needed to be cut before a storm could flatten them. The machine used to do this job was
called a grain binder. It used a sickle bar to cut the stems close to the ground, bunch and tie
them into a bundle and dropped the bundles in a pile on the ground. It was operated by a man
riding on it who raised and lowered the sickle bar to do the cutting and to drop the bundles in a
way that they could be gathered together into what were called shocks. The grain binder was
pulled by a tractor. This process required two men, one on the tractor and one on the grain
binder. Dad was in a bind. Neither grandpas were healthy enough to drive the tractor. Mom
was sick with something and was unable to help. Dad couldn’t run both machines by himself.
His answer was to teach me how to drive the tractor.
To do this dad loosened the clutch plates on the John Deer A so I could easily operate
the hand clutch. He took the tractor and binder to the field and made the first round cutting
the stems high and dropping the bundles all around the field. Then he shifted the tractor into
first gear, Idled the tractor engine, lined up the tractor and binder to make the next round,
mounted his seat on the binder and told me to go. I pushed in the clutch and we were slowly
moving forward. I was steering the tractor and dad was riding the binder yelling instructions.
Either I wasn’t taking a wide enough cut or I was running over grain. At the first corner we
were going slow enough that he was able to get off the binder, get on the tractor with me, help
me make the turn, get off the tractor and on to his seat in time to make the next cut. I learned
fast as if I remember by noon the tractor was going in first gear half throttle. Gradually we
were moving in second gear. I think about that now and wonder if any person that young could
be able to manage the modern tractors. The answer is no, but then that tractor was so simple
to operate and we were going so slow that I could do it. By the age of eleven I was able to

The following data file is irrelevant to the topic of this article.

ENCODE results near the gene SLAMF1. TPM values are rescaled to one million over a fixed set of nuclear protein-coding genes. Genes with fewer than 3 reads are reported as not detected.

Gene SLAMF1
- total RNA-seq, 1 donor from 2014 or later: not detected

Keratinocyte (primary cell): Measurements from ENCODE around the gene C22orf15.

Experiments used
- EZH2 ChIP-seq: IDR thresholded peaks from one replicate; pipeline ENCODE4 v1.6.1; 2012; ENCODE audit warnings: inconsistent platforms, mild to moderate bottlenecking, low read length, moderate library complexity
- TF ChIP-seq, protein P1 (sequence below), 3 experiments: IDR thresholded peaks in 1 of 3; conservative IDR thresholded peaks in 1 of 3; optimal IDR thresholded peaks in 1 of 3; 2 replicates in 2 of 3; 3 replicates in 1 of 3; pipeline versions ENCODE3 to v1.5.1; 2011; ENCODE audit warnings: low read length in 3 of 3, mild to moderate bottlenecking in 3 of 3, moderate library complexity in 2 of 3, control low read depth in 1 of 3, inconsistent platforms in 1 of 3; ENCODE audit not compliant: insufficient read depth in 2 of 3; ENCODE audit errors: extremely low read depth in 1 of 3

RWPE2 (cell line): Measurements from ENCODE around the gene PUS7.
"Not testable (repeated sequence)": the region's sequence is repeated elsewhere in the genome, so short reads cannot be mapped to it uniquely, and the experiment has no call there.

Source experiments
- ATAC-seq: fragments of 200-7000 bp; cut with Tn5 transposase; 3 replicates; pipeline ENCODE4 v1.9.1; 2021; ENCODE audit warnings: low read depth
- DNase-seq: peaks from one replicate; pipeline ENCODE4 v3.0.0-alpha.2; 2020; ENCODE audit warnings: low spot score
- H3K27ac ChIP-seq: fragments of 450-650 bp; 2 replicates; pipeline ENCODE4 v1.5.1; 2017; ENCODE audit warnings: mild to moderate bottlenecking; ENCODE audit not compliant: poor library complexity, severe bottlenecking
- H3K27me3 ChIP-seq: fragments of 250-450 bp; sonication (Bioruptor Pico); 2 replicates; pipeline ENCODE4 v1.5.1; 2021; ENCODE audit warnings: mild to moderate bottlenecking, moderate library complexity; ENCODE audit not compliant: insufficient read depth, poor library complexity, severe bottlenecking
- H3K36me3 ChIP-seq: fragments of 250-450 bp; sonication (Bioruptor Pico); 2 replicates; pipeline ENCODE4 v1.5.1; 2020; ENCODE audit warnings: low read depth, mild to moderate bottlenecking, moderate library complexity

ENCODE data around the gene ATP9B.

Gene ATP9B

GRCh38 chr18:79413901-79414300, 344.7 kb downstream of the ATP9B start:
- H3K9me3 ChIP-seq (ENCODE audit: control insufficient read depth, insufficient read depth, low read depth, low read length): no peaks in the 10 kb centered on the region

plough the fields. After I recovered from polio I was still able to help around the farm. The
spring when I was thirteen I was plowing in a field with high weeds where a year before dad
had dragged a tree stump. The left big wheel of the tractor climbed that stump rolling the
tractor over. The steering wheel pinned my pant leg to the ground and I was nearly crushed
beneath the weight of the tractor. Again God spared my life. I didn’t even get a scratch.

My formal schooling began when at age six I became a first grader at Miller School in
1946. My parents wanted to start me in school at the age of five, but my birthday was In
February and the cutoff date was December thirty-first so I was six when I began. My
memories at the beginning are mixed. It was a one room eight grade school. The teacher hired
there was using the progressive method of teaching. You memorized the individual words and
then you memorized the sentences. This was how you learned to read. This method just didn’t
work for me. So I had a lot of trouble reading, but that was not my only problem. When dad
and mom bought the farm in 1938 they had no idea that there was to be a war. Although the
farm was only about a mile away from the farm where he had grown up, the farm was in an
English Norwegian community school district and ethnically they didn’t fit in. They were
Germans! During the war there were a group of vigilantes that kept tabs on dad. During the
war Milton College, in Milton, Wisconsin had a choral union that sang the Handle’s Messiah
every year. They asked Dad to sing with them because he knew German. When they practiced
at night in the spring dad would drive there. He was always followed by his vigilantes. In 1946
the war was over. At home we were insulated from the atrocities that took place and names
associated with the enemies we were fighting. My Uncle Louis had been an officer in the Navy,
My Uncle Carl had been an airplane mechanic in the Navy and my uncle Frank had been an
Engineer at Pratt and Whitney manufacturing airplane engines. At school I found out that I was
a “HUN”, a Natzi, a Kraut and other things. During the fall of that year I didn’t have a coat that
hadn’t been ripped in a fight.
I wasn’t learning to read at Miller School so dad paid tuition to send me to town school
in Edgerton. They taught phonics, it made sense, and I learned to read. It was in the middle of